Diabetes Patients May Benefit From Wine

Several servings a day could help regulate sugar levels
Apr 9, 2008

Red wine and tea may help type 2 diabetes patients metabolize sugars and starches properly, according to research published in the February 2008 issue of Journal of Food Biochemistry. But the study's authors warn that more research is necessary before prescribing a bottle and kettle a day.

People who live with type 2 diabetes must keep blood sugar levels as normal as possible to prevent the disease from elevating the chances of heart disease, high blood pressure and possible damage to eyes, kidneys, nerves and blood vessels. "Levels of blood sugar, or blood glucose, rise sharply in patients with type 2 diabetes immediately following a meal," said researcher Kalidas Shetty, a professor of food biotechnology at the University of Massachusetts, Amherst, and a U.S. State Department Jefferson Science Fellow. "Red wine and tea contain natural [phenolic] antioxidants that may slow the passage of glucose through the small intestine and eventually into the bloodstream and prevent this spike."

Shetty and his team at the department of food science conducted the study as part of a larger initiative to examine the benefits of a diverse diet filled with fresh and healthy, locally available ingredients. Current type 2 diabetes medication to regulate blood sugar has side effects that include intestinal issues. The medication induces improper regulation of pancreatic enzymes, which may cause cramping, flatulence and diarrhea. Shetty and fellow scientists Young-In Kwon and Emmanouil Apostolidis said that alternative therapies, such as dietary management, may offer a solution with no uncomfortable side effects.

Diets rich in red wine have already shown established benefits to heart health. The "Mediterranean diet," rich in wine and fruit, has been shown to protect against heart attacks. Likewise, research on tea has shown beneficial effects on health. Both are rich in phenols, plant-based chemicals that have been found in previous studies to prevent cardiovascular disease. The chemicals also act as antioxidants, which help reduce the damaging oxidative stress on human tissues prevalent in type 2 diabetes.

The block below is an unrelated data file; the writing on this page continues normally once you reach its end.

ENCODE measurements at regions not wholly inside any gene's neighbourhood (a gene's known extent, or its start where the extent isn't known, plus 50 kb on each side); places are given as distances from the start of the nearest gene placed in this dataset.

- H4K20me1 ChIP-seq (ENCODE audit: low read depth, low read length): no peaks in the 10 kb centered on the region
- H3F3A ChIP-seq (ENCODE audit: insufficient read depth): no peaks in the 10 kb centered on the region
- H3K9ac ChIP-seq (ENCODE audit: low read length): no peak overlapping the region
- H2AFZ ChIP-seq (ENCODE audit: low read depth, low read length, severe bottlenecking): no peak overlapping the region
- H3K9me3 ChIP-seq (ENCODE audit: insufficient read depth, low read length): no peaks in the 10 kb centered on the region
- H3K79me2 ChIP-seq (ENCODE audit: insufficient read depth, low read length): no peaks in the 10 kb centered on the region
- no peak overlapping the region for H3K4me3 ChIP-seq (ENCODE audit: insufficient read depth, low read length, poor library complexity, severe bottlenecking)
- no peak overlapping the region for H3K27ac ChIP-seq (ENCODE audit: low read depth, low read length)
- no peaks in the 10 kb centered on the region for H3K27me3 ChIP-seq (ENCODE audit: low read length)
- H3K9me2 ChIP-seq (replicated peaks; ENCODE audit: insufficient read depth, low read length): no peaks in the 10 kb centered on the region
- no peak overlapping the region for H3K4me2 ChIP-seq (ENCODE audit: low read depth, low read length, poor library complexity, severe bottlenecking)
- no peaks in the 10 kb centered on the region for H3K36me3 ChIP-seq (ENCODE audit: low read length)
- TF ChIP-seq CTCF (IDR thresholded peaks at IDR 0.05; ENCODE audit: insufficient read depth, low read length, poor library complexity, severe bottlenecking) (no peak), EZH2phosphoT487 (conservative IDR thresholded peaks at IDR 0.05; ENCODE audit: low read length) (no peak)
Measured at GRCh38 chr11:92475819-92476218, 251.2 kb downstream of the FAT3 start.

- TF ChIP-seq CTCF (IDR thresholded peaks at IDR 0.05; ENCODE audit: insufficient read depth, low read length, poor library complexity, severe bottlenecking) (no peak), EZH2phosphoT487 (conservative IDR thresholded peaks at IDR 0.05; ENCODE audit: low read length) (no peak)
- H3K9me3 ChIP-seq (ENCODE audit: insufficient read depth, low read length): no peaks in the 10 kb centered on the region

The scientists prepared samples of two enzymes. The first enzyme alpha-glucosidase, is responsible for triggering the absorption of glucose by the small intestine. In type 2 diabetes sufferers, alpha-glucosidase causes too much starch and sugar to be broken down in the small intestine, thus flooding the blood with too much sugar. The second enzyme, called alpha-amylase, is often triggered by type 2 diabetes medications, causing the painful side effects.

After preparing the enzymes, the scientists exposed the samples to four types of tea: green, black, oolong and white, as well as eight kinds of wine: four reds and four whites, all sourced from local liquor stores. When the scientists exposed the enzymes separately to the teas and wines, they found all of the red wines were able to inhibit the enzyme alpha-glucosidase by nearly 100 percent, which meant better blood-sugar regulation. The white wines were only able to inhibit the glucose-digesting molecule by 20 percent. All of the teas inhibited alpha-glucosidase by 85 to 95 percent. Shetty added that the differences between red and white wines came as no surprise given the levels of phenols in red is considerable higher.

Furthermore, neither the wine nor the tea triggered the pancreatic enzyme, alpha-amylase, which means the beverages may potentially prevent the painful side effects.

In spite of this, Shetty warns that red wine as a type 2 diabetes therapy is still in the distant future as it is difficult to create a daily dosage recommendation for the general population based on one study. "I would not suggest drinking red wine to solve a problem all on its own," he said. "I would suggest one to two glasses [of red wine daily] plus four to five glasses of tea and a range of choices of whole foods," in order to consume optimal levels of phenols.

"We feel the best approach is to have sufficient local food and traditional food diversity, and especially whole and fresh foods, that can provide incremental doses of these protective phenolic chemicals," he said.

Health Diabetes News

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